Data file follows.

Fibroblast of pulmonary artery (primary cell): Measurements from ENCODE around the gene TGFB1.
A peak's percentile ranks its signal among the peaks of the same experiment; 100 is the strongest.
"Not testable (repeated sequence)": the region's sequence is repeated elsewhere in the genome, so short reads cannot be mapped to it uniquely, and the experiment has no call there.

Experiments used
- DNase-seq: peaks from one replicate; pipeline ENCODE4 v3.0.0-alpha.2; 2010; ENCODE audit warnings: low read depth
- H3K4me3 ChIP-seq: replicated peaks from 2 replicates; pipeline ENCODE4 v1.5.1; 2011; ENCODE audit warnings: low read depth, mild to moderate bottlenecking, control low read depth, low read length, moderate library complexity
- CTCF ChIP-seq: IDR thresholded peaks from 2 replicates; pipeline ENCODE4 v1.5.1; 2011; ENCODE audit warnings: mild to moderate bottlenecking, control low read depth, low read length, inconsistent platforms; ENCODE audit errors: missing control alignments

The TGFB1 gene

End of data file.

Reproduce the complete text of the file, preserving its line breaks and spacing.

Fibroblast of pulmonary artery (primary cell): Measurements from ENCODE around the gene TGFB1.
A peak's percentile ranks its signal among the peaks of the same experiment; 100 is the strongest.
"Not testable (repeated sequence)": the region's sequence is repeated elsewhere in the genome, so short reads cannot be mapped to it uniquely, and the experiment has no call there.

Experiments used
- DNase-seq: peaks from one replicate; pipeline ENCODE4 v3.0.0-alpha.2; 2010; ENCODE audit warnings: low read depth
- H3K4me3 ChIP-seq: replicated peaks from 2 replicates; pipeline ENCODE4 v1.5.1; 2011; ENCODE audit warnings: low read depth, mild to moderate bottlenecking, control low read depth, low read length, moderate library complexity
- CTCF ChIP-seq: IDR thresholded peaks from 2 replicates; pipeline ENCODE4 v1.5.1; 2011; ENCODE audit warnings: mild to moderate bottlenecking, control low read depth, low read length, inconsistent platforms; ENCODE audit errors: missing control alignments

The TGFB1 gene